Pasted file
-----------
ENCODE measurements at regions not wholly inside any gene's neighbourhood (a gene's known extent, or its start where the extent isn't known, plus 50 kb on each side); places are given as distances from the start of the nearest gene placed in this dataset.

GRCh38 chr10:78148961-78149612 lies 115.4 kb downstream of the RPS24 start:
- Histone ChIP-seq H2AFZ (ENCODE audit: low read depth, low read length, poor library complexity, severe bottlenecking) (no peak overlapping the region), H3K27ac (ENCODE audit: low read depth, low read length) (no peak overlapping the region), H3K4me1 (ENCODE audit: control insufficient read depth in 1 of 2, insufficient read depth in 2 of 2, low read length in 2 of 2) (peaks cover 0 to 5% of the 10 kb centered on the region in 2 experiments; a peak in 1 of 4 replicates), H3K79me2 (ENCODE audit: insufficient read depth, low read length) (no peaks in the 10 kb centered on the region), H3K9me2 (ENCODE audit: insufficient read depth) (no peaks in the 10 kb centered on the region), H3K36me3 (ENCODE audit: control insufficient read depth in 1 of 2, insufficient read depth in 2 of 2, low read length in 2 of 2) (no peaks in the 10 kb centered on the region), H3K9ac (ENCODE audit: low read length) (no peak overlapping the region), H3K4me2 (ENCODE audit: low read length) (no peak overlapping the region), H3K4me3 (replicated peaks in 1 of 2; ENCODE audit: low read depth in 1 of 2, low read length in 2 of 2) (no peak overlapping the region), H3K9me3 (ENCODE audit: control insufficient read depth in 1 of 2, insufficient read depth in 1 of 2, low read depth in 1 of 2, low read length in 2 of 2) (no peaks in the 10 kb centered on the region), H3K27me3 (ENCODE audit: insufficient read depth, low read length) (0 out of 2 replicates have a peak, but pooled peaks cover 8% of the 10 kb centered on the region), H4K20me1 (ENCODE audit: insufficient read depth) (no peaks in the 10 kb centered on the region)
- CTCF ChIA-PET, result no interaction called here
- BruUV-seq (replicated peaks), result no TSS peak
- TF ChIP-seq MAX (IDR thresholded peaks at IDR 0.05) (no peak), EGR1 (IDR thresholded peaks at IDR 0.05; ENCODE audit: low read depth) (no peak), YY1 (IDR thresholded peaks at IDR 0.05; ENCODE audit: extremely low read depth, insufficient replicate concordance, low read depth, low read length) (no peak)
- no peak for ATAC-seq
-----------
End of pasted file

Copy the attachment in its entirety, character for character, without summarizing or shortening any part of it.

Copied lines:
ENCODE measurements at regions not wholly inside any gene's neighbourhood (a gene's known extent, or its start where the extent isn't known, plus 50 kb on each side); places are given as distances from the start of the nearest gene placed in this dataset.

GRCh38 chr10:78148961-78149612 lies 115.4 kb downstream of the RPS24 start:
- Histone ChIP-seq H2AFZ (ENCODE audit: low read depth, low read length, poor library complexity, severe bottlenecking) (no peak overlapping the region), H3K27ac (ENCODE audit: low read depth, low read length) (no peak overlapping the region), H3K4me1 (ENCODE audit: control insufficient read depth in 1 of 2, insufficient read depth in 2 of 2, low read length in 2 of 2) (peaks cover 0 to 5% of the 10 kb centered on the region in 2 experiments; a peak in 1 of 4 replicates), H3K79me2 (ENCODE audit: insufficient read depth, low read length) (no peaks in the 10 kb centered on the region), H3K9me2 (ENCODE audit: insufficient read depth) (no peaks in the 10 kb centered on the region), H3K36me3 (ENCODE audit: control insufficient read depth in 1 of 2, insufficient read depth in 2 of 2, low read length in 2 of 2) (no peaks in the 10 kb centered on the region), H3K9ac (ENCODE audit: low read length) (no peak overlapping the region), H3K4me2 (ENCODE audit: low read length) (no peak overlapping the region), H3K4me3 (replicated peaks in 1 of 2; ENCODE audit: low read depth in 1 of 2, low read length in 2 of 2) (no peak overlapping the region), H3K9me3 (ENCODE audit: control insufficient read depth in 1 of 2, insufficient read depth in 1 of 2, low read depth in 1 of 2, low read length in 2 of 2) (no peaks in the 10 kb centered on the region), H3K27me3 (ENCODE audit: insufficient read depth, low read length) (0 out of 2 replicates have a peak, but pooled peaks cover 8% of the 10 kb centered on the region), H4K20me1 (ENCODE audit: insufficient read depth) (no peaks in the 10 kb centered on the region)
- CTCF ChIA-PET, result no interaction called here
- BruUV-seq (replicated peaks), result no TSS peak
- TF ChIP-seq MAX (IDR thresholded peaks at IDR 0.05) (no peak), EGR1 (IDR thresholded peaks at IDR 0.05; ENCODE audit: low read depth) (no peak), YY1 (IDR thresholded peaks at IDR 0.05; ENCODE audit: extremely low read depth, insufficient replicate concordance, low read depth, low read length) (no peak)
- no peak for ATAC-seq